DPD deficiency

Having a deficiency in the DPD enzyme could make the side effects of certain chemotherapy drugs worse. For some people, these side effects can be life threatening. This group of drugs are called fluoropyrimidines. Examples include 5-fluorouracil (5FU) and capecitabine.

What is DPD deficiency?

DPD stands for dihydropyrimidine dehydrogenase. It is an enzyme Open a glossary item the liver makes that helps the body break down thymine and uracil. Thymine and uracil make up part of the structure of our genes Open a glossary item. Uracil is also an important part of the drugs 5FU and capecitabine.

DPD deficiency happens when we have low or no levels of the DPD enzyme. The cause of this is usually changes (mutations Open a glossary item) in the DPYD gene.

It is very rare to have no DPD in the body (a complete DPD deficiency), but it is more common to have low or very low levels (a partial deficiency). Between 2 and 8 out of every 100 people (2 to 8%) have a partial DPD deficiency.

A partial DPD deficiency doesn’t usually cause symptoms. This means you don’t usually know that you have the deficiency unless you have 5FU or capecitabine.

People with severe or complete DPD deficiency usually start to have symptoms as babies. They might have:

  • fits (seizures)
  • a small head size (microcephaly)
  • problems with their development, such as walking and talking

DPD deficiency and the side effects of capecitabine and 5FU

The DPD enzyme helps our body to break down fluorouracil (5FU) and capecitabine (also known as Xeloda). Fluorouracil (5FU) and capecitabine are two common chemotherapy drugs. They are used as a treatment for several different cancers, including:

  • breast
  • bowel
  • head and neck
  • stomach
  • back passage (anus)
  • bile duct
  • pancreas
  • neuroendocrine tumours or neoplasms

Without enough DPD enzyme, these chemotherapy drugs build up in the body and cause more severe side effects than usual. In some situations, these side effects can be life threatening. The side effects include:

  • a drop in the level of blood cells increasing your risk of infections, breathlessness, and bleeding
  • diarrhoea which can be severe
  • a sore mouth
  • feeling or being sick which can cause dehydration
  • soreness, redness and peeling on palms and soles of feet

Between 20 and 30 out of every 100 people (20 and 30%) have severe side effects from 5FU and capecitabine. Less than 1 in every 100 people (less than 1%) who have 5FU and capecitabine die from their treatment. But not everyone has a DPD deficiency. So, it is important to speak with your doctor about your side effects.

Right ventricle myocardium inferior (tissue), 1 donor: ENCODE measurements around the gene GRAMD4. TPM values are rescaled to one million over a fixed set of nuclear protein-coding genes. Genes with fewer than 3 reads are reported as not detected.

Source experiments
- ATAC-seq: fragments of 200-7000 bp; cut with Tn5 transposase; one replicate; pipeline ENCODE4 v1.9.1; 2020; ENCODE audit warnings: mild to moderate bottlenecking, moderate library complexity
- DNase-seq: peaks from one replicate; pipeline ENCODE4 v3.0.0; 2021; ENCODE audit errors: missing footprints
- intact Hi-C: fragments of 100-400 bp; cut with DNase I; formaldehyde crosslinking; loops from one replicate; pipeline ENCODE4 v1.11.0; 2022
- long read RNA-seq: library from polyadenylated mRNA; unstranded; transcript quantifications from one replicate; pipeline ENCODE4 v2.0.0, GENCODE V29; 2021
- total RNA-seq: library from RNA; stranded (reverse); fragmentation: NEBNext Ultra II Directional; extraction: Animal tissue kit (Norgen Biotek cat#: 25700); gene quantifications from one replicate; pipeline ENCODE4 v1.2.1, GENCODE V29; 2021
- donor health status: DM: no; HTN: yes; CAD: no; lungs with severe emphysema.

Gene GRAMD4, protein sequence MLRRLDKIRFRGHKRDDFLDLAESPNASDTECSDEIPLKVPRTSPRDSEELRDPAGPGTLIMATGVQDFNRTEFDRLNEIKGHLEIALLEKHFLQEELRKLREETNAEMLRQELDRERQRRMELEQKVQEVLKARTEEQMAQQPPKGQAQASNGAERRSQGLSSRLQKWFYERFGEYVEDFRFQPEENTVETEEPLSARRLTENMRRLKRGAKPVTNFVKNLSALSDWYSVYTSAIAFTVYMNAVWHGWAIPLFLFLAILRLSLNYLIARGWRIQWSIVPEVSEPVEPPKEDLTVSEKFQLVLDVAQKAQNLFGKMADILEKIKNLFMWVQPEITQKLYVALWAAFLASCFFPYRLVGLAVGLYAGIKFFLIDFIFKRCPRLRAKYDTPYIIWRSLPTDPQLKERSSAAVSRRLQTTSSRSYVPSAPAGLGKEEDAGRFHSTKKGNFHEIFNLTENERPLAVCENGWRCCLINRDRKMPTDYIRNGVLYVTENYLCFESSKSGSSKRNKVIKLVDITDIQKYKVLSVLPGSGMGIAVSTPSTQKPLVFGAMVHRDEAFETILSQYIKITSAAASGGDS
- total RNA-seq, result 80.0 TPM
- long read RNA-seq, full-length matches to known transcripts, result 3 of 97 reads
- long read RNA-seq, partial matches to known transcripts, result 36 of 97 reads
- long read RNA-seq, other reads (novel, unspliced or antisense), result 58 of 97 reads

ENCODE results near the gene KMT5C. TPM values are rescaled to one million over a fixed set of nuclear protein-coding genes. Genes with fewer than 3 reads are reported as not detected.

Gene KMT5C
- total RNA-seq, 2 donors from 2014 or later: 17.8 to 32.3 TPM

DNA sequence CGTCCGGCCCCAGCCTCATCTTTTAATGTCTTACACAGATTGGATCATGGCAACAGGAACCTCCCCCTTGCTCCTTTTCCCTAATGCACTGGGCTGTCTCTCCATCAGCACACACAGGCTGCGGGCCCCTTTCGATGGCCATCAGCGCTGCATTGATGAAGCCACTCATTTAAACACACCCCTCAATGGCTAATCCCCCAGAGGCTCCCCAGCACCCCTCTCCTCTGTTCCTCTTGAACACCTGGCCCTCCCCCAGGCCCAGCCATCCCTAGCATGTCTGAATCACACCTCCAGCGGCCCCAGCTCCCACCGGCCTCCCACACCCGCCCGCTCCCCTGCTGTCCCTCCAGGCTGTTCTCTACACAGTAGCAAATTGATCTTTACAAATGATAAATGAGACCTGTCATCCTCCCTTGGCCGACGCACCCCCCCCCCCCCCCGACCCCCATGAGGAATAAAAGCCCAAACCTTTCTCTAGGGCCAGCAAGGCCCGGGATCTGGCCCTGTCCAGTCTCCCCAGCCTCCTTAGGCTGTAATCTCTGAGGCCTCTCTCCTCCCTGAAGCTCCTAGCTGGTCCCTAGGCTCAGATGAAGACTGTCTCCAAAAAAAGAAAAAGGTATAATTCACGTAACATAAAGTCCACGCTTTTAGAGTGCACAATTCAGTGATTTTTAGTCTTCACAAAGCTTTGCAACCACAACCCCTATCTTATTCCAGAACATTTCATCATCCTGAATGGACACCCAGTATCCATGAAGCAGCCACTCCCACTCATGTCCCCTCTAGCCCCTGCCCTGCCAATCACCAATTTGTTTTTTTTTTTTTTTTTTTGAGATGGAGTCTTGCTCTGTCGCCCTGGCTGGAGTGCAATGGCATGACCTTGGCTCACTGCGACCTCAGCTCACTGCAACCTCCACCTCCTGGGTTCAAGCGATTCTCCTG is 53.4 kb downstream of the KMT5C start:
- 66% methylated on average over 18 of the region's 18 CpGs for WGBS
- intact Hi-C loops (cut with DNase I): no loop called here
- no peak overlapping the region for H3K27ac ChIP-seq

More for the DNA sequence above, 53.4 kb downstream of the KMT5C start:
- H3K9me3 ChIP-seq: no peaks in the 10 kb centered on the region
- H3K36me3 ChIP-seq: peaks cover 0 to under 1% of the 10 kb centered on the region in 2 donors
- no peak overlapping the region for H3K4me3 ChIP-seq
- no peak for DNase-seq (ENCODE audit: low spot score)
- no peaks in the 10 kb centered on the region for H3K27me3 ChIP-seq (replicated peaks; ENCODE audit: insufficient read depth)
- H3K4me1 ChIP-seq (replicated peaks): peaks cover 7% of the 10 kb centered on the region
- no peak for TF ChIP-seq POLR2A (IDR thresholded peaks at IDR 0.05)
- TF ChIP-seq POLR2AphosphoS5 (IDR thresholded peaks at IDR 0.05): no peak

So far, research has shown that people with DPD deficiency usually develop severe side effects to 5FU or capecitabine within the first 2 treatment cycles. 

Is there a test to check for DPD deficiency?

All people having 5FU or capecitabine should have a blood test before their treatment to check if they have a DPD deficiency.

Research into DPD deficiency testing

Doctors and scientists are looking at learning more about DPYD.

Research looking into the DPYD gene

Researchers are looking into using genetic information to help personalise chemotherapy. They are looking at the dose of chemotherapy and how to reduce common side effects. In the study, they will collect genetic information. In this study, they look at how the differences in our genes can affect our unique response to medications. The study includes looking at the DPYD gene.

  • UK Guidance Published on DPD Testing
    UKONS Oncology Nursing Society, July 2020

  • DPYD and Fluorouracil-Based Chemotherapy: Mini Review and Case Report
    TJ Wigle and others
    Pharmaceutics, 2019. Volume 11, Issue 5

  • Dihydropyrimidine dehydrogenase deficiency

    National Center for Advancing Translational Sciences

    Accessed July 2023 

  • Testing for Dihydropyrimidine Dehydrogenase Deficiency to Individualize 5-Fluorouracil Therapy

    R Diasio and S Offer

    Cancers (Basel), 2022 June 30. Volume 14, Issue 13, Page: 3207

  • All You Need to Know About DPYD Genetic Testing for Patients Treated With Fluorouracil and Capecitabine: A Practitioner-Friendly Guide

    F Innocenti and others

    JCO Oncology Practice, 2020 December 1. Volume 16, Issue 12, Pages: 793 to 798

  • ClinicalTrials.gov

    Accessed July 2023

  • The information on this page is based on literature searches and specialist checking. We used many references and there are too many to list here. Please contact patientinformation@cancer.org.uk with details of the particular issue you are interested in if you need additional references for this information.

Last reviewed: 
11 Jul 2023
Next review due: 
11 Jul 2026

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